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However, the heavy-duty drivetrain provides the Atlas with another prerequisite for Stateside success: a decent towing capacity. Its figure of 2,270kg is on a par with what the Pilot and Explorer have to offer, and a tow hitch is standard.

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Ride comfort is a mixed bag. In true North American style, the Atlas feels softly sprung and less aggressively damped than would be the case for a European model, and it takes a couple of bounces to settle after big primary inputs such as undulations in the road.

However, it also thumps over sharper, secondary stuff like potholes or exposed manhole covers with less sophistication than you’d hope. The extra mass and shorter sidewalls of the Execline’s 20in alloys (18ins are standard elsewhere) likely does the Atlas no favours here.

Body roll and pitch are well suppressed, though, as is road noise. The electric steering is light (less so in Sport mode) and devoid of feel, but still precise.

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Should I buy one?

The Atlas has what it takes to impress North American buyers: generous proportions, chunky styling, practical features, a top safety rating and a competitive price. On top of that, it’s well built and decent to drive.

Whether that’s enough to attract people away from the Explorer, Pilot, Nissan Pathfinder, Toyota 4Runner and the like will depend partly on the extent to which long-term consumer faith in the Volkswagen brand has been damaged by Dieselgate.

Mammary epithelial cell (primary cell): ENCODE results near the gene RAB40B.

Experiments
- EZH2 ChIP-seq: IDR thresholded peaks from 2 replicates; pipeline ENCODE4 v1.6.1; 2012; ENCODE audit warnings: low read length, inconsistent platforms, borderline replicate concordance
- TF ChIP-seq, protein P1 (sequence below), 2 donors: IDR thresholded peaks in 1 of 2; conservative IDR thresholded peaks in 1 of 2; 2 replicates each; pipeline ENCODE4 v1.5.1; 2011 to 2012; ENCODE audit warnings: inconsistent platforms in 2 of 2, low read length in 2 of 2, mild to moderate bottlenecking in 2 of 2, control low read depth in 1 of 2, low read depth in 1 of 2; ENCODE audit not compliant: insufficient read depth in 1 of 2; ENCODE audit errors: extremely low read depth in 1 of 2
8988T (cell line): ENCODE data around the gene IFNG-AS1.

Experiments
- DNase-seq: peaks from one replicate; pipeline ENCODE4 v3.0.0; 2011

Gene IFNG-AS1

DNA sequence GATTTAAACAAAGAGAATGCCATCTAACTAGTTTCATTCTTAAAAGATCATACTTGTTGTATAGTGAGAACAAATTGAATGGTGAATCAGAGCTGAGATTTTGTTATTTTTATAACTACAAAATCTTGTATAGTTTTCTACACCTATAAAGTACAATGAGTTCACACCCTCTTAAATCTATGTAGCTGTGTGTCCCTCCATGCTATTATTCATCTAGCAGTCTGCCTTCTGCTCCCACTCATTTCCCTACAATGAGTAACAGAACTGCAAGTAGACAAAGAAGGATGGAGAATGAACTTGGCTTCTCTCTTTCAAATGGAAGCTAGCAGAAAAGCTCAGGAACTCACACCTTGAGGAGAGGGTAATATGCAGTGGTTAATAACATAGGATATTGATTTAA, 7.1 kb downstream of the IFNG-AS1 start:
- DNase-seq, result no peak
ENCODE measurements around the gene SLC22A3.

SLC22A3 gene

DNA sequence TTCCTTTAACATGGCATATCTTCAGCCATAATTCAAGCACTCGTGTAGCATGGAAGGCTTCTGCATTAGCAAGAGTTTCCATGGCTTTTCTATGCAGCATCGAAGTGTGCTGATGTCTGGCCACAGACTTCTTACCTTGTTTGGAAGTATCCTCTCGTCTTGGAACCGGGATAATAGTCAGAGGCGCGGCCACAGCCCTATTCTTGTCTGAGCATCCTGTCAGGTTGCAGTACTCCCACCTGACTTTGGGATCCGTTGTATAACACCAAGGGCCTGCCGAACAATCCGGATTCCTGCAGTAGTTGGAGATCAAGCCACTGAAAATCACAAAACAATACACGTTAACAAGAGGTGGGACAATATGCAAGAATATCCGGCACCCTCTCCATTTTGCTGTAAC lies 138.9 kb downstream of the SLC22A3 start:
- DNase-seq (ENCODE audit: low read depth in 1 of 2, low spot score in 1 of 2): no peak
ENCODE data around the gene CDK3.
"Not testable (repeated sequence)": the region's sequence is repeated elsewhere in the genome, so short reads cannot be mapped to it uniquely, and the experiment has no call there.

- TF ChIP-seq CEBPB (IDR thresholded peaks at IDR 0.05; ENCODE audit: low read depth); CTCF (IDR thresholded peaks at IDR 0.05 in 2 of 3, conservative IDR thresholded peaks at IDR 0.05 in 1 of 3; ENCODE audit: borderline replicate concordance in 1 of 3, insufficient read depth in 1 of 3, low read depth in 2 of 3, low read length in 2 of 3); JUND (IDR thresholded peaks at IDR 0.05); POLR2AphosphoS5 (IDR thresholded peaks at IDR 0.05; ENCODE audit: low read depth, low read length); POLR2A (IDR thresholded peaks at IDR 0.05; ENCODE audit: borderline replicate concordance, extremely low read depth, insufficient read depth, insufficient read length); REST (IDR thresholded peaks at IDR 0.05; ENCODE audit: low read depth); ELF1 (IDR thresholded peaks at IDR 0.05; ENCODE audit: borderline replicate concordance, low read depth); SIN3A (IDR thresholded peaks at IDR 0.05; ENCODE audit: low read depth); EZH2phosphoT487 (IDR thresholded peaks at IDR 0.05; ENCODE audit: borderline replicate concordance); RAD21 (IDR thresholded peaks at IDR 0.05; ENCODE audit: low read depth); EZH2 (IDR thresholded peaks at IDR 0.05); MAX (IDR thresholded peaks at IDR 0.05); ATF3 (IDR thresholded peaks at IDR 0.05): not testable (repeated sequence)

A standard 6-year/72,000-mile warranty for US buyers (4 years/49,710-miles for Canadians) is designed to help rebuild that trust.

Graham Heeps

Volkswagen Atlas 3.6 V6 Execline

Location Calgary, Canada; On sale Now; Price £31,865; Engine 3597cc V6, petrol; Power 276bhp @ 6200rpm; Torque 266lb ft @ 2750rpm; Gearbox 8-spd auto, all-wheel drive; Kerbweight 2042kg; 0-62mph 7.9sec (est); Top speed na; Economy 23mpg; CO2 282g/km; Rivals Ford Explorer, Honda Pilot

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Join the debate

Add a comment…
kmurna 11 August 2017


Closest design to a Canyonero I´ve yet seen

Wheelnut 11 August 2017

American view

As a European who's been to the US only once, I have limited idea of how the Atlas fits in the market, or the VW brand for that matter. If we ignore Dieselgate for a moment, how is VW viewed? As premium European, or as a no-nonsense Toyota competitor? Does it vary per model? Is the Mexican Jetta slightly more premium compared to the US Passat?

Is the ambience of the Atlas comparable to that of its competitors, or is it a bit dark and stark? I would love to hear the American point of view on this. I am always struck by the way how Toyota makes it cars seem premium in Asia in even the most mainstream models, even if this is just the slightest veneer. Many Asians seem to be very happy with it, this cut-price glitz.

Conte Candoli 8 August 2017


" Wood " in a VW is like watching a western dubbed in German: unacceptable for man or beast.

jamesf1 9 August 2017

Conte Candoli wrote:

Conte Candoli wrote:

" Wood " in a VW is like watching a western dubbed in German: unacceptable for man or beast.